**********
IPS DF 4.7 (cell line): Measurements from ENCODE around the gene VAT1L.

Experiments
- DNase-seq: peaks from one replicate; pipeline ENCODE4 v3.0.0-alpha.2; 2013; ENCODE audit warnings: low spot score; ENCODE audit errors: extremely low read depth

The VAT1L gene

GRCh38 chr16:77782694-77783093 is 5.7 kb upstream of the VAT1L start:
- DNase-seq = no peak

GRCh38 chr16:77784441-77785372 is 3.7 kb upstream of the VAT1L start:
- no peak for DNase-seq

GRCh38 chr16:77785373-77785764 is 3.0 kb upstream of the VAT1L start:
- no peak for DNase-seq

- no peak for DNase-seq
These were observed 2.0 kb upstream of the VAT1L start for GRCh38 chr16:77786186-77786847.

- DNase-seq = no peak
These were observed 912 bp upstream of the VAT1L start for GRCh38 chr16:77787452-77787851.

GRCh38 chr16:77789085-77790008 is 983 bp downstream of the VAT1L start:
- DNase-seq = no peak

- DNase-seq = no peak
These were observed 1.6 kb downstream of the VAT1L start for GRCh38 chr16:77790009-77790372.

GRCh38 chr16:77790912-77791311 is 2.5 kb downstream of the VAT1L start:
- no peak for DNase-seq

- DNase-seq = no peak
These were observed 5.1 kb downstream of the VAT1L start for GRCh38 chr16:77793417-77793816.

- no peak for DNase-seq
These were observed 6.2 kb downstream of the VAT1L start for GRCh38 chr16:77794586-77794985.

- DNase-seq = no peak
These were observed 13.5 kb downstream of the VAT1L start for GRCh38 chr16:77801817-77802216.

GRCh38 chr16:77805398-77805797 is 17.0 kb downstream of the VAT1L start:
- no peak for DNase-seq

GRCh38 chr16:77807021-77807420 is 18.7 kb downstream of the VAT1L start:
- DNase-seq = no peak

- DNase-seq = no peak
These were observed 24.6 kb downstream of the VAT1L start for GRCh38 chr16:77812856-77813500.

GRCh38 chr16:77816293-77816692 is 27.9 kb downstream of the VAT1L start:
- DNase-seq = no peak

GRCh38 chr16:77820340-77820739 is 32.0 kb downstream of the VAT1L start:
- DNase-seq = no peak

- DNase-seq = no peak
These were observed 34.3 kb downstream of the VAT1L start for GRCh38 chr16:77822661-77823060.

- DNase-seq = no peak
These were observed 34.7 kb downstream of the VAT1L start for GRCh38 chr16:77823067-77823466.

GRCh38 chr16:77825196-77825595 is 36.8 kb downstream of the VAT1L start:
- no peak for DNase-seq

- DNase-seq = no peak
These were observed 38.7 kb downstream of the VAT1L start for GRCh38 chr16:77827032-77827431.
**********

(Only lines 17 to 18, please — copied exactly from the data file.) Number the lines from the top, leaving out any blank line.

- DNase-seq = no peak
These were observed 1.6 kb downstream of the VAT1L start for GRCh38 chr16:77790009-77790372.